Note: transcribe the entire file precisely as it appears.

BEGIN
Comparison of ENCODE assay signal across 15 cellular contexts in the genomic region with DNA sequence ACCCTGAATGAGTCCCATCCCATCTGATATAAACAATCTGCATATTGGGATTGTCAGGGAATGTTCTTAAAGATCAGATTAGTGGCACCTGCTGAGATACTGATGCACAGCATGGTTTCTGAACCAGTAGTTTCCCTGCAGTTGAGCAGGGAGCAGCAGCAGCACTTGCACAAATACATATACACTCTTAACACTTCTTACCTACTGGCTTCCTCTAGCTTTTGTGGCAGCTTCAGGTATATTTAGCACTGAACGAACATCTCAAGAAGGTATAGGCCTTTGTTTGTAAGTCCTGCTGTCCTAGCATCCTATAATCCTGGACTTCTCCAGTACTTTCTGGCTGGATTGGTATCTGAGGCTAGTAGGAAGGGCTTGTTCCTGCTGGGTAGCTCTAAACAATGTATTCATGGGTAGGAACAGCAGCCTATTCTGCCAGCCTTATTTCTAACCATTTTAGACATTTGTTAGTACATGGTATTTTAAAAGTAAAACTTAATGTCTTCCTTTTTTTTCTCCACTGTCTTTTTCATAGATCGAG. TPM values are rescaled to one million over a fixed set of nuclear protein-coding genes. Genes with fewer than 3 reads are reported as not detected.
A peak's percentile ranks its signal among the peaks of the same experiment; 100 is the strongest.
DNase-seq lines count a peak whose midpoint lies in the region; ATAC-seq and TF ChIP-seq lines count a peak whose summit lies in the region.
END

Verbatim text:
Comparison of ENCODE assay signal across 15 cellular contexts in the genomic region with DNA sequence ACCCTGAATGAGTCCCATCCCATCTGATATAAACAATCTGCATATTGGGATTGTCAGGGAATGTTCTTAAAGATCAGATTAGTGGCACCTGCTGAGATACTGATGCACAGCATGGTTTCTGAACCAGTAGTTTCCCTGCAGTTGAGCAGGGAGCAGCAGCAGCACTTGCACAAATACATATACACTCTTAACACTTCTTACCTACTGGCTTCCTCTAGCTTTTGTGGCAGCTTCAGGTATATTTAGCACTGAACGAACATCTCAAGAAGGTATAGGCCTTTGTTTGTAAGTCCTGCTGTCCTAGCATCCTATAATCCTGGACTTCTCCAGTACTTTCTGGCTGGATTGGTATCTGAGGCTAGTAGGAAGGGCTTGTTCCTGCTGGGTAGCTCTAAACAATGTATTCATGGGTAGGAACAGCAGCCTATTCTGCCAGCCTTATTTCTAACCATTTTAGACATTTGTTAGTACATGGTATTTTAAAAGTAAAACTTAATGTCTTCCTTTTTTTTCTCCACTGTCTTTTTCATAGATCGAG. TPM values are rescaled to one million over a fixed set of nuclear protein-coding genes. Genes with fewer than 3 reads are reported as not detected.
A peak's percentile ranks its signal among the peaks of the same experiment; 100 is the strongest.
DNase-seq lines count a peak whose midpoint lies in the region; ATAC-seq and TF ChIP-seq lines count a peak whose summit lies in the region.